Scientists have identified several personality traits the can help you get happy.
Scientists have identified several personality traits the can help you get happy.

What does it take to be happy?

3 February, 2017

Happiness is an important part of mental and physical well-being.

If you’ve ever wanted to know what it takes to live a happy life you’re not alone – though the science of happiness is not as well-advanced as, say, the science of nutrition.

Nevertheless scientists do recognise a ‘Big Five’ emotional states that feed into our well-being. These are: openness, conscientiousness, extroversion, agreeableness, and neuroticism.

Two of these – extroversion and neuroticism – seem to be particularly influential. Studies show, for instance, that the more extroverted you are, the more likely you are to be happy and satisfied with your life. In contrast the lower your levels of neuroticism the higher your overall well-being tends to be.

But of course people are complex and don’t always fit neatly into tiny ‘boxes’ of personality traits.  It’s a sure bet that there are more than the Big Five personality traits that influence well-being, and in a new paper researchers have acknowledged this by splitting each of the five main aspects into two, in order to produce a more nuanced picture of happiness.

What you need to know

» The science of happiness is still in its infancy, but certain personality traits do seem to be influential.These are: openness, conscientiousness, extroversion, agreeableness, and neuroticism.

» But because humans are complex and personality is nuanced, a new study has broken these down further and identified a further five traits that influence happiness: enthusiasm, low withdrawal, industriousness, compassion and intellectual curiosity.

» The good news is that even if you don’t fall into these categories – to some extent and with some work – personality ‘makeovers’ are possible and may even help you find a bit of happy in your life.

Adding complexity

The paper in the Journal of Personality, identified five different personality traits that can put you on the path to greater happiness. You don’t have to embody every one of them but, say the researchers, you’re likely to be more satisfied with your life if you are at least one of them.

Those five traits are:

Enthusiasm If you are enthusiastic you define yourself as someone who “has a lot of fun” and “laughs a lot”. Enthusiasm is an extension of extroversion, and has to do with how you relate to others: enthusiastic people tend to make friends easily, and they warm up quickly to others. They also tend to get carried away by their excitement. Enthusiastic people inevitably fall into the category of those who are enjoying life.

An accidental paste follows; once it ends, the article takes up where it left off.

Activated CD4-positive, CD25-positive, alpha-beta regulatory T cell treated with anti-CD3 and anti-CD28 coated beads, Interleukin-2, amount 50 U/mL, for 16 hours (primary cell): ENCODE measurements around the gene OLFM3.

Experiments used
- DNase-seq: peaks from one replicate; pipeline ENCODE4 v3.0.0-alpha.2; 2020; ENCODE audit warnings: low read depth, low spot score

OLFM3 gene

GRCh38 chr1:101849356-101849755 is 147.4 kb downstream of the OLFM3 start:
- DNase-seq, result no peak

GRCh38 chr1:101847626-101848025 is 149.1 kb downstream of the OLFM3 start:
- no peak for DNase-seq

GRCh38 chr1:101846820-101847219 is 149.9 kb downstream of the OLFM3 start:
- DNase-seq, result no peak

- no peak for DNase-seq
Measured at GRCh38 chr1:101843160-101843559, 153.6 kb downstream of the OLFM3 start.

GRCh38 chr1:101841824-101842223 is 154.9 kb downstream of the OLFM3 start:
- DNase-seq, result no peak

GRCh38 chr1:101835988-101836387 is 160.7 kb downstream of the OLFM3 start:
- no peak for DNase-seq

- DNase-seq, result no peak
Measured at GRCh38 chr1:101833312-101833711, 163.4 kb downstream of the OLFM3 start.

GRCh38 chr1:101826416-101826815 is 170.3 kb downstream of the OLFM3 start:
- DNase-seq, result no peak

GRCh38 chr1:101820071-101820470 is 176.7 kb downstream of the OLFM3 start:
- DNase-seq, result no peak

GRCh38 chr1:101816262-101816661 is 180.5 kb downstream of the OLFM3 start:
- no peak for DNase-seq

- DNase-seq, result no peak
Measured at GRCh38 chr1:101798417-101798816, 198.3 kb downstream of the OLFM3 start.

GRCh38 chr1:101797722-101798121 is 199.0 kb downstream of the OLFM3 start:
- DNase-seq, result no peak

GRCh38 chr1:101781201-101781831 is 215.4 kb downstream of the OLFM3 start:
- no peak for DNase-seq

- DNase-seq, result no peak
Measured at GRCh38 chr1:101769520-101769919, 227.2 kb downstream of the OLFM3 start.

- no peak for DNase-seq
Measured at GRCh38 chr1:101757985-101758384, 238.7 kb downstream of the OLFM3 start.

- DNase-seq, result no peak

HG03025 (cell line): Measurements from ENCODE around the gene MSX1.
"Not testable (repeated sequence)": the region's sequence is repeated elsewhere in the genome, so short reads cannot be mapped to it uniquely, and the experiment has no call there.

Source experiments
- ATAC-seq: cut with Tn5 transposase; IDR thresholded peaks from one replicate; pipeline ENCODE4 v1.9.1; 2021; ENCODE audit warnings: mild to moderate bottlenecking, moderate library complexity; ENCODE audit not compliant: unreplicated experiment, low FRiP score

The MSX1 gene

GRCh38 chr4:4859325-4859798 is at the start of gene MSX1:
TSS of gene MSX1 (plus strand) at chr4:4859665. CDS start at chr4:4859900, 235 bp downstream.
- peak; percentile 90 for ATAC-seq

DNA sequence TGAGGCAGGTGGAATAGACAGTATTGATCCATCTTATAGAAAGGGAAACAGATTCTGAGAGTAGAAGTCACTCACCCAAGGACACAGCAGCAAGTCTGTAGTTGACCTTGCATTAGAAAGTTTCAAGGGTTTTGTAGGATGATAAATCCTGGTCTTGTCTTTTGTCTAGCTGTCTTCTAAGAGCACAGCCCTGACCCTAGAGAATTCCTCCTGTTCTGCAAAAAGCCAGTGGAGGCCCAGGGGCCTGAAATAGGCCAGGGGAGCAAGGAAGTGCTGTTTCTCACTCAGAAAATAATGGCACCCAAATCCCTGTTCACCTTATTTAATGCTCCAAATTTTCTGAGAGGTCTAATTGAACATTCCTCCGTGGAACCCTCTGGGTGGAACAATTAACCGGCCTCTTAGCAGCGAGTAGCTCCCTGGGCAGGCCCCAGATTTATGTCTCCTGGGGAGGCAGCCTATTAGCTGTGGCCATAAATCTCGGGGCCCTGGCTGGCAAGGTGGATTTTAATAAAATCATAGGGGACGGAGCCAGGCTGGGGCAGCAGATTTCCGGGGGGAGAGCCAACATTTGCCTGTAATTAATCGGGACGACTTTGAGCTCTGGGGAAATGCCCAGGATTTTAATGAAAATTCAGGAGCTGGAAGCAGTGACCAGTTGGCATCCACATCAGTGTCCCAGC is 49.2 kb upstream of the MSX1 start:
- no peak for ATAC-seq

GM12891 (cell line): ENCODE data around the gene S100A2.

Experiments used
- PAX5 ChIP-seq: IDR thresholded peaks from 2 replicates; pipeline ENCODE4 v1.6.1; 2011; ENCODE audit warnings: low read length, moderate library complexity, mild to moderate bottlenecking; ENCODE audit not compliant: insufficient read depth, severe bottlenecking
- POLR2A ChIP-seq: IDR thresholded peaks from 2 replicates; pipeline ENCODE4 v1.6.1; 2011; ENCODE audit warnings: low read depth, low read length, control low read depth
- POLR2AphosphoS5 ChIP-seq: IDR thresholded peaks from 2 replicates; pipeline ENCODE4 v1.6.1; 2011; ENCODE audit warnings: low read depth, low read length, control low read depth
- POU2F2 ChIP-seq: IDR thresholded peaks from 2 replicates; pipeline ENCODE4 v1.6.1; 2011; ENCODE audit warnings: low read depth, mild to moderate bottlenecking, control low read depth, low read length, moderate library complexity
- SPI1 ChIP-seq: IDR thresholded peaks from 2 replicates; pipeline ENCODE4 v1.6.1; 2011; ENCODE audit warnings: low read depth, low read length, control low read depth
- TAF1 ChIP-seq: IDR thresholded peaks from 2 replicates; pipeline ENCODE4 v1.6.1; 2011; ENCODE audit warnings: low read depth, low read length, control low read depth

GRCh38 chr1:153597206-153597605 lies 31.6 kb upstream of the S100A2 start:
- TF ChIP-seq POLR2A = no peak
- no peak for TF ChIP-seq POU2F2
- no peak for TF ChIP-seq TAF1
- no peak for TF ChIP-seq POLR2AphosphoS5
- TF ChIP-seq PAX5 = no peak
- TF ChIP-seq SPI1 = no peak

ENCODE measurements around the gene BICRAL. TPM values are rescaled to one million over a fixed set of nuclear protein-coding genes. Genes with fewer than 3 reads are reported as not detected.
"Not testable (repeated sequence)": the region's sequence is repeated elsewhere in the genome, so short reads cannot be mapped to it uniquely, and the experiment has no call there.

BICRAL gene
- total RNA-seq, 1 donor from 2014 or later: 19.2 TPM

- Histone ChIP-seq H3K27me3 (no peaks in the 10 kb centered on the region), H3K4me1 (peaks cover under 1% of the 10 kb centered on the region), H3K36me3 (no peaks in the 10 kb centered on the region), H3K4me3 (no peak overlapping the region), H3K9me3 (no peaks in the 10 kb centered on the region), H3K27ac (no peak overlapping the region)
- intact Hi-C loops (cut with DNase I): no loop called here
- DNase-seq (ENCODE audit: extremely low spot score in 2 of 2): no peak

Low withdrawal Not an emotional state most of us recognise, withdrawal is related to neuroticism, and people who score highly in this trait have an uneasy relationship with themselves; they can be easily embarrassed, overwhelmed, and discouraged.

Industriousness If you’re the sort of person who likes to get things done you are probably also happier with your life. Industriousness is linked to conscientiousness, and industrious people tend to plan ahead, work hard, are efficient and like to finish what they started.

Compassion Compassion is an extension of agreeableness. If you are compassionate you care about others and their lives; it pleases you to perform small acts of kindness for people you know, but also for strangers. Broaden your consciousness to include more than just your own problems and it can lead to happiness.

Intellectual curiosity It’s so easy to shut down, especially these days. But maintaining a high level of curiosity, getting stuck into complex problems, difficult books, and meandering philosophical conversations is a facet of openness. If you are intellectually curious you are a quick learner and thinker, you cultivate a large vocabulary and are able to juggle lots of information at once.  Curiosity, it turns out doesn’t kill you, it makes you stronger.

But some traits don’t matter

The study authors also identified three aspects of personality that didn’t seem to have an impact on well-being for good or ill. These were:

Politeness People who score high in politeness tend to be fair and considerate, respect others’ needs and wants, and cooperate easily. Amazingly though, politeness couldn’t be linked to any form of well-being. But it’s probably a good idea to practice it anyway!

Orderliness Orderly people like things tidy and the love routine. They also tend to be perfectionists. Although orderliness did not affect happiness and well-being people who were overly orderly did seem to score lower on the personal growth scale – but then personal growth, as any psychologist could tell you, can sometimes be a messy process.

Volatility Volatile people are prone to mood swings and irritability, and have difficulties with impulse control. While volatility combined with low withdrawal did impact well-being, those who were volatile, but didn’t worry too much about that fact, were less affected.

If you feel that you don’t fit into any of these boxes never fear. Studies are increasingly confirming we can tweak – even change – our personalities, to reach a greater state of well-being.

Like any kind of ‘makeover’ it’s not automatic, but doing what you can to bring a little more happiness into your life may well be worth the effort.